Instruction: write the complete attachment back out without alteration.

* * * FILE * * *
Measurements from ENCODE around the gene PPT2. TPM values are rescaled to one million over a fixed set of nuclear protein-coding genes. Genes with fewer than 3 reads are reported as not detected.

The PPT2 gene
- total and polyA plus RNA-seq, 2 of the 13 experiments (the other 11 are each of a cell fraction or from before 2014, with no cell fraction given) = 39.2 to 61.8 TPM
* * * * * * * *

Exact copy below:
Measurements from ENCODE around the gene PPT2. TPM values are rescaled to one million over a fixed set of nuclear protein-coding genes. Genes with fewer than 3 reads are reported as not detected.

The PPT2 gene
- total and polyA plus RNA-seq, 2 of the 13 experiments (the other 11 are each of a cell fraction or from before 2014, with no cell fraction given) = 39.2 to 61.8 TPM